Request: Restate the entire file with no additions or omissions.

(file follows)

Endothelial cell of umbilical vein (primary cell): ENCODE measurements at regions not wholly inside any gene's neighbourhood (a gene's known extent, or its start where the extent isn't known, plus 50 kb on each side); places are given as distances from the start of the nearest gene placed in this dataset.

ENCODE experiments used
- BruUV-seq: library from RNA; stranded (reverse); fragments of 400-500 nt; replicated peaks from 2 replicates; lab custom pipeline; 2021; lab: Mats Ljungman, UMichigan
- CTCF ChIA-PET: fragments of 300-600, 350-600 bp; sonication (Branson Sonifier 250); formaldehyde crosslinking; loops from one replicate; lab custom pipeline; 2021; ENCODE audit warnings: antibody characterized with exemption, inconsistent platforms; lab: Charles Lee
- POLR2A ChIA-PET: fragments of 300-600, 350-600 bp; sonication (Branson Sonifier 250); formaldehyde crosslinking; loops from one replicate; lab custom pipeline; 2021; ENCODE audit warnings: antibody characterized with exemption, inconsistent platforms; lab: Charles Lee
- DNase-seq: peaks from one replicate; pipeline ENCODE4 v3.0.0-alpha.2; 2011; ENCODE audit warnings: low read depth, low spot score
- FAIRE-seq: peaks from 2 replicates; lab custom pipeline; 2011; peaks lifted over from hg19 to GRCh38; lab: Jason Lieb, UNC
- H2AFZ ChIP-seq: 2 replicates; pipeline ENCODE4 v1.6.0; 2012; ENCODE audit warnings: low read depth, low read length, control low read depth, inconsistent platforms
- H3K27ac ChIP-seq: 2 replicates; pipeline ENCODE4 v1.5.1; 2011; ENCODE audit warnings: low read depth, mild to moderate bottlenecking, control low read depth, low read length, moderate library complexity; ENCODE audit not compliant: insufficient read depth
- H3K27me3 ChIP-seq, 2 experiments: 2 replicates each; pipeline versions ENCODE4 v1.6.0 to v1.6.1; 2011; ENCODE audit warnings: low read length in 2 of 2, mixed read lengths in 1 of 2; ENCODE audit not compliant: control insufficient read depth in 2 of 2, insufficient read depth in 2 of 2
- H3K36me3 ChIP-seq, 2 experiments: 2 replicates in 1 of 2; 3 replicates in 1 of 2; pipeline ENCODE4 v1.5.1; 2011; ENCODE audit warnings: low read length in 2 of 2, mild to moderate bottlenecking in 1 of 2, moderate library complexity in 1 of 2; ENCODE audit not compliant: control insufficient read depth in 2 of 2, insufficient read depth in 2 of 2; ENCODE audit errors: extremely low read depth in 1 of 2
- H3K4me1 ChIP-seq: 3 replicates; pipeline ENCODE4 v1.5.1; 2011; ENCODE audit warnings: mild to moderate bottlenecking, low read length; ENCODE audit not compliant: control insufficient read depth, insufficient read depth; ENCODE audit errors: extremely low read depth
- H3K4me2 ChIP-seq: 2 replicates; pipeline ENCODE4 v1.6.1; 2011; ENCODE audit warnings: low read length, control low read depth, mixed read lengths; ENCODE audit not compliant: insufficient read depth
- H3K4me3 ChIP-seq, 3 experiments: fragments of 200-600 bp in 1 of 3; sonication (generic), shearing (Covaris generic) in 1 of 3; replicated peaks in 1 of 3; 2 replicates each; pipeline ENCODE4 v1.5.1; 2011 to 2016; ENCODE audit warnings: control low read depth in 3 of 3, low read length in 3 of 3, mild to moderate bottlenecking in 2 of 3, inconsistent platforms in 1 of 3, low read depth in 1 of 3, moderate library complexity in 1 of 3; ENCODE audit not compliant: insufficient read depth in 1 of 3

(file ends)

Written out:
Endothelial cell of umbilical vein (primary cell): ENCODE measurements at regions not wholly inside any gene's neighbourhood (a gene's known extent, or its start where the extent isn't known, plus 50 kb on each side); places are given as distances from the start of the nearest gene placed in this dataset.

ENCODE experiments used
- BruUV-seq: library from RNA; stranded (reverse); fragments of 400-500 nt; replicated peaks from 2 replicates; lab custom pipeline; 2021; lab: Mats Ljungman, UMichigan
- CTCF ChIA-PET: fragments of 300-600, 350-600 bp; sonication (Branson Sonifier 250); formaldehyde crosslinking; loops from one replicate; lab custom pipeline; 2021; ENCODE audit warnings: antibody characterized with exemption, inconsistent platforms; lab: Charles Lee
- POLR2A ChIA-PET: fragments of 300-600, 350-600 bp; sonication (Branson Sonifier 250); formaldehyde crosslinking; loops from one replicate; lab custom pipeline; 2021; ENCODE audit warnings: antibody characterized with exemption, inconsistent platforms; lab: Charles Lee
- DNase-seq: peaks from one replicate; pipeline ENCODE4 v3.0.0-alpha.2; 2011; ENCODE audit warnings: low read depth, low spot score
- FAIRE-seq: peaks from 2 replicates; lab custom pipeline; 2011; peaks lifted over from hg19 to GRCh38; lab: Jason Lieb, UNC
- H2AFZ ChIP-seq: 2 replicates; pipeline ENCODE4 v1.6.0; 2012; ENCODE audit warnings: low read depth, low read length, control low read depth, inconsistent platforms
- H3K27ac ChIP-seq: 2 replicates; pipeline ENCODE4 v1.5.1; 2011; ENCODE audit warnings: low read depth, mild to moderate bottlenecking, control low read depth, low read length, moderate library complexity; ENCODE audit not compliant: insufficient read depth
- H3K27me3 ChIP-seq, 2 experiments: 2 replicates each; pipeline versions ENCODE4 v1.6.0 to v1.6.1; 2011; ENCODE audit warnings: low read length in 2 of 2, mixed read lengths in 1 of 2; ENCODE audit not compliant: control insufficient read depth in 2 of 2, insufficient read depth in 2 of 2
- H3K36me3 ChIP-seq, 2 experiments: 2 replicates in 1 of 2; 3 replicates in 1 of 2; pipeline ENCODE4 v1.5.1; 2011; ENCODE audit warnings: low read length in 2 of 2, mild to moderate bottlenecking in 1 of 2, moderate library complexity in 1 of 2; ENCODE audit not compliant: control insufficient read depth in 2 of 2, insufficient read depth in 2 of 2; ENCODE audit errors: extremely low read depth in 1 of 2
- H3K4me1 ChIP-seq: 3 replicates; pipeline ENCODE4 v1.5.1; 2011; ENCODE audit warnings: mild to moderate bottlenecking, low read length; ENCODE audit not compliant: control insufficient read depth, insufficient read depth; ENCODE audit errors: extremely low read depth
- H3K4me2 ChIP-seq: 2 replicates; pipeline ENCODE4 v1.6.1; 2011; ENCODE audit warnings: low read length, control low read depth, mixed read lengths; ENCODE audit not compliant: insufficient read depth
- H3K4me3 ChIP-seq, 3 experiments: fragments of 200-600 bp in 1 of 3; sonication (generic), shearing (Covaris generic) in 1 of 3; replicated peaks in 1 of 3; 2 replicates each; pipeline ENCODE4 v1.5.1; 2011 to 2016; ENCODE audit warnings: control low read depth in 3 of 3, low read length in 3 of 3, mild to moderate bottlenecking in 2 of 3, inconsistent platforms in 1 of 3, low read depth in 1 of 3, moderate library complexity in 1 of 3; ENCODE audit not compliant: insufficient read depth in 1 of 3